Incest Trauma Center – Beograd (ITC) is a Belgrade-based NGO, established in 1994, which provides psychological support to children and women survivors of sexual violence (ITC mission). In 2009 ITC rearticulated its strategic identity of focusing on sexual assault prevention and gained formal recognition as such by the Serbian Ministry of Social Policy in 2010. At the same time, the Council of Europe appointed it as the official national partner in the Campaign against Sexual Assault for the Republic of Serbia. Work on the education package began in 2014: in 2015 the first National Study of the Prevalence and Incidence of Childhood Sexual Assault was presented during two public hearings in the Serbian Parliament, organised in partnership with the Women’s Parliamentary Network (Prvi put 2015). ITC further led public discussions in 11 cities, in close cooperation with the Ministry of Science, Education and Technological Development. In November 2016, ITC and the Ministry representatives jointly presented the final version of the education package (Obrazovni paketi 2016), a hefty collection authored by 18 teachers, three representatives of the Ministry and seven experts in the field of violence against children and women.
The education package aimed at preventing various types of sexual violence against children and minors (with contents adjusted to age), instructing teachers how to approach issues of body image, sexuality, wanted and unwanted physical contact, how to advise youngsters in case of sexual and gender violence, how to identify the adults whom they can trust, and how to prevent or stop violence to which they are exposed. The package was conceptualised as answers to questions raised by children and minors themselves (62% of the contents had been piloted in kindergartens and schools).
In other words, a long-standing and internationally-recognized NGO conducted thorough research, consulted relevant international and national documents, in continuous cooperation with governmental bodies. All their actions were public, organized and implemented with the knowledge and support of the parliament and the respective ministry. And all seemed to be going smoothly, until April 2017.
Slobodan Antonić, the author of Temptations of Radical Feminism, raised the alarm with a text published on April 11 on an obscurantist Russian-Serbian website. He accused the package of sexualisation and pathologisation of children and of committing surreptitious violence against children in the name of prevention of that very violence, referring to a sentence “my body belongs to me”. Pedantically quoting the text of the package, he then ‘revealed’ that ‘our children’ would get to know, with the shameful blessings of an obviously inoperative Ministry, what consensual sex, French kissing, oral and anal sex, and masturbation really are. “But why”, he asks sardonically, “stop there? Will our children soon also learn about SM, sex with animals, necrophilia, group sex, swinging and other kinds of ‘normal sexual activities’ which are perfectly fine if they are, according to our Ministry, a matter of ‘consent between persons making love’? Who gives them the right to do that?” (Antonić, 2017). The punch-line follows: the so-called education package on sexual violence is nothing other than propaganda for homosexual relationships. The proof is not only the illustration showing three couples kissing (a boy and a girl, two boys and two girls, on page 348) –which would in days to come accompany all other articles on the topic, with ominous subtexts– but also the fact that the ‘authors of the book’ (see above), i.e. the two representatives of ITC, are themselves lesbians.
Two days later, another representative of the Serbian academia wrote a completely non-academic piece in the respectable daily Politika. Unlike Antonić, the author invokes well-known paradigms without properly referring to the package itself: the nation is waning, the white plague is upon us and the already shaken family is rendered even more vulnerable. The package is purely an instrument in the struggle for the “promotion of homosexualism [sic!] and pornography” (“circa 50% of the material promotes homosexualism and pornography”), using a well-known leftist manipulative tool, the gender/sex distinction, to encourage children to experiment with their sexuality, to despise religion and indulge in masturbation as something natural and necessary. The number of authors of the education package is now skilfully shrunken to only one, disparagingly labelled as lesbian. The article concludes with a fretful avuncular trope: his Christian and national rights, guaranteed by the Constitution, are under attack in the name of gender violence, and it is only normal that it provokes righteous (national) rage (Đurković, 2017).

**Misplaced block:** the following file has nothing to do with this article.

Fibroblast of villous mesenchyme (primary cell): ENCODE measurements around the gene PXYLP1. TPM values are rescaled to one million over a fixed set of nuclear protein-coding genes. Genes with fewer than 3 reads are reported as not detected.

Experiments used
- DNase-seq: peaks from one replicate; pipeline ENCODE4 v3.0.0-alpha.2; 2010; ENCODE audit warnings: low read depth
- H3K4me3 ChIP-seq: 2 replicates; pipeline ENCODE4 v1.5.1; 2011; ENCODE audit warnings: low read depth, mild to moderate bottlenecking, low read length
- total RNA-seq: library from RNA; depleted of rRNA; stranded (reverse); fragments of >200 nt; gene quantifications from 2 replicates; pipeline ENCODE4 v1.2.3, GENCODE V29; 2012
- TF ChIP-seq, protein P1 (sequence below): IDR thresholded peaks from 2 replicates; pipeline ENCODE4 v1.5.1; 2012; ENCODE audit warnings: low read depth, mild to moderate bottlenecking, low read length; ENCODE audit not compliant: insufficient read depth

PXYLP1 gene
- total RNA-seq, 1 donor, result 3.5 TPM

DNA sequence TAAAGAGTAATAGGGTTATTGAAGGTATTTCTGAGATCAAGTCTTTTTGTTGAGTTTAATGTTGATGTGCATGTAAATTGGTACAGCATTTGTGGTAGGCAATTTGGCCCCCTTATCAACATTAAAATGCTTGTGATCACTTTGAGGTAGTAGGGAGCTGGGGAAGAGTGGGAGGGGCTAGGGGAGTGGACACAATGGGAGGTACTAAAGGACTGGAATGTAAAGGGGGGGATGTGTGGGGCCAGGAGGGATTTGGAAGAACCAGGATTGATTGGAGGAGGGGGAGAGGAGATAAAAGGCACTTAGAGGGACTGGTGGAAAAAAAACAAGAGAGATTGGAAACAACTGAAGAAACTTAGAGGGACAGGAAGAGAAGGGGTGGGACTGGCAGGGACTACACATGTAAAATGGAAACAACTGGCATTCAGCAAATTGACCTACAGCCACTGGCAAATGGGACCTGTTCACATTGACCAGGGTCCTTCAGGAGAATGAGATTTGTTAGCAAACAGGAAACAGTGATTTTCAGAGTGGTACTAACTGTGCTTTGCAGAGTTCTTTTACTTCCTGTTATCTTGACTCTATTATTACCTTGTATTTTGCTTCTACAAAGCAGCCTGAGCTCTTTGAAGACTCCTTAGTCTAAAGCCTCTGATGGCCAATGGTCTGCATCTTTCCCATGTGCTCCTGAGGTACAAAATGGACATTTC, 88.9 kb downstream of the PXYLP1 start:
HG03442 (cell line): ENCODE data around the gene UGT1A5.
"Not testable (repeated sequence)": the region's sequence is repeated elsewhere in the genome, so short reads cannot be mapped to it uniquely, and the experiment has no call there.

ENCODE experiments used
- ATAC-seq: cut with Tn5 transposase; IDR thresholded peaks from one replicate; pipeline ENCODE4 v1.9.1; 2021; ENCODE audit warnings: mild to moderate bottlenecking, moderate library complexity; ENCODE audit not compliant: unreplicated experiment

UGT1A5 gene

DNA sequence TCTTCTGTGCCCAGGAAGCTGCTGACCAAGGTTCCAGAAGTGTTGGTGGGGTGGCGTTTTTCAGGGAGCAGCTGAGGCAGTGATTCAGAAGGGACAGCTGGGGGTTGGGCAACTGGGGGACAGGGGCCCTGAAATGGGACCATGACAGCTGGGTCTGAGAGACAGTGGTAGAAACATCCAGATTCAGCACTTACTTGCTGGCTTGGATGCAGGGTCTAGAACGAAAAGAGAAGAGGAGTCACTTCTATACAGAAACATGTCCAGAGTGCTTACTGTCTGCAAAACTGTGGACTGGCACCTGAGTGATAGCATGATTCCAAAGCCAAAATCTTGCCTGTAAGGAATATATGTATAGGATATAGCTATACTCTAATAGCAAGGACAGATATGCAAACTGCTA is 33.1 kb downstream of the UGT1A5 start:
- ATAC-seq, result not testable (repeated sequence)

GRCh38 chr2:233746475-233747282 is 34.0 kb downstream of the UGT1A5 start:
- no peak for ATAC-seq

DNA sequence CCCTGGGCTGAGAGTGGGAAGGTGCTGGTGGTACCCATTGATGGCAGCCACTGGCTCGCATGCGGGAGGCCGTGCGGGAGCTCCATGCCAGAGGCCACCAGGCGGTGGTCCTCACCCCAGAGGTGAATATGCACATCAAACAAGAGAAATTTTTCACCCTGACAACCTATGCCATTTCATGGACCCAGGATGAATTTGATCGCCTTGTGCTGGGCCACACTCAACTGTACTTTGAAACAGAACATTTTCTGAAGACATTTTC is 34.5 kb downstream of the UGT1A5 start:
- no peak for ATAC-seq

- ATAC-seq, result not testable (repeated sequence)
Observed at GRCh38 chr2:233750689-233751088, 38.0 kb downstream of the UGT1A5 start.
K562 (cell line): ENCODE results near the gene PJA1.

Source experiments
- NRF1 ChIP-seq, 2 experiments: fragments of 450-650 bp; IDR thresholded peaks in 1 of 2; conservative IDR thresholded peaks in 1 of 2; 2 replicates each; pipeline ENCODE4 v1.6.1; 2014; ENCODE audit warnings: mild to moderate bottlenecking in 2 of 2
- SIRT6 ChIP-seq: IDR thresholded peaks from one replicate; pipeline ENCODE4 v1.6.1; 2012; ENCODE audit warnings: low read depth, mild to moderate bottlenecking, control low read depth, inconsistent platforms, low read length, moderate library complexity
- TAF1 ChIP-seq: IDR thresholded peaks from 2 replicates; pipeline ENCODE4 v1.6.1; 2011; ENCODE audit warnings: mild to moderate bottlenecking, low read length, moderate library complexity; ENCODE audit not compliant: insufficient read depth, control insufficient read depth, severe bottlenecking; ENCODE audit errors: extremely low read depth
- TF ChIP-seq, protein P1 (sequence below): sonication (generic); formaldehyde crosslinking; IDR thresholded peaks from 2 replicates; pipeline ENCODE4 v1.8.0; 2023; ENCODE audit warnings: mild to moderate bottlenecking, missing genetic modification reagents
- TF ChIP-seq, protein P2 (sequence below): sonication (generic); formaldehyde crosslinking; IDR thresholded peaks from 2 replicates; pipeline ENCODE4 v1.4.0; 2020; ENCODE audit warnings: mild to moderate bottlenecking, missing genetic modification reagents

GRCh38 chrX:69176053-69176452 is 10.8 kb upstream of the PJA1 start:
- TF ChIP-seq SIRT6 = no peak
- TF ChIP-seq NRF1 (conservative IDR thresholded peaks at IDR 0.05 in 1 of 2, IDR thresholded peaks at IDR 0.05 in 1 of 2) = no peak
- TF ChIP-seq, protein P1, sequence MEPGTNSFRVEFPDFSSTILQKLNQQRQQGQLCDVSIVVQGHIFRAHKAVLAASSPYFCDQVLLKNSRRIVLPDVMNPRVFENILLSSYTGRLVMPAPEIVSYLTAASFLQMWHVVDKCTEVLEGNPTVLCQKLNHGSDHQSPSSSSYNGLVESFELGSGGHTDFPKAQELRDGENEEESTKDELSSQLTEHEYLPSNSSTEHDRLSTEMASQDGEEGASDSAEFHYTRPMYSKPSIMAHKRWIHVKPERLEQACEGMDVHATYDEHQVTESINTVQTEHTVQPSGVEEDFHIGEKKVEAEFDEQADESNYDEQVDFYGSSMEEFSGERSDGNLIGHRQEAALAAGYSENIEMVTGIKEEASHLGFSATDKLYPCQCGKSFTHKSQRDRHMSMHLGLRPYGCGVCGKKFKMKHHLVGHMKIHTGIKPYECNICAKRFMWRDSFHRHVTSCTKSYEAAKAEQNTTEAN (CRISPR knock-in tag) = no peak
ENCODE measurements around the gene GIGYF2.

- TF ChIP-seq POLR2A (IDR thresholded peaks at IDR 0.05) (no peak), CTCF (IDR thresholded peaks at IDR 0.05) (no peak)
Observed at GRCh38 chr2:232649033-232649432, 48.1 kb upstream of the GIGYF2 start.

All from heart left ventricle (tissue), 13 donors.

Five days later, the Serbian Sputnik News Agency published a piece on the controversial package conjuring “a number of public figures, sociologists, psychologists, political scientists and politicians who believe that an assumed prevention of sexual violence… turned into a declaration of war against the family and family values, and into propaganda of LGBT and gender ideology”. These two mere interventions were thus blown up and falsely framed as a significant number of reactions2. Sputnik added a third crucial dimension by consulting the most prominent conservative expert on family matters, who would become the first to argue that the Ministry was in fact manipulated – an argument that would come into frequent use later. One should actually blame an interest group that aims at tearing the fabric of the society, cleverly using children who would grow up to become utterly foreign to our own cultural and national identity. This uncritical importation of ways alien to us is what social engineering is all about, and one should only speculate who would have an interest in paying for an unstable Serbian family and, in the long run, an unstable and easily manipulated Serbian state (Kankaraš Trklja, 2017).
After only three articles scattered on the web, we were dealing with foreign lobbies that financed an education package in order to make us swallow radical individualism, extreme feminism and totalitarian LGBT and gender ideology3. Over the course of ten days, there was a storm in a teacup. The war on family values transformed into a blitzkrieg against the education package. On April 21 the new Minister of Education confessed that ‘Europe’ was demanding sexual education and to appease the raging public promised adjustments to the existing text. But the following day Politika boastfully announced the revocation of the package, the formation of a new team (that would listen less to Europe and more to what we really need and want), happily referring to its own contribution to this fruitful ‘public discussion’ (Pejović, 2017).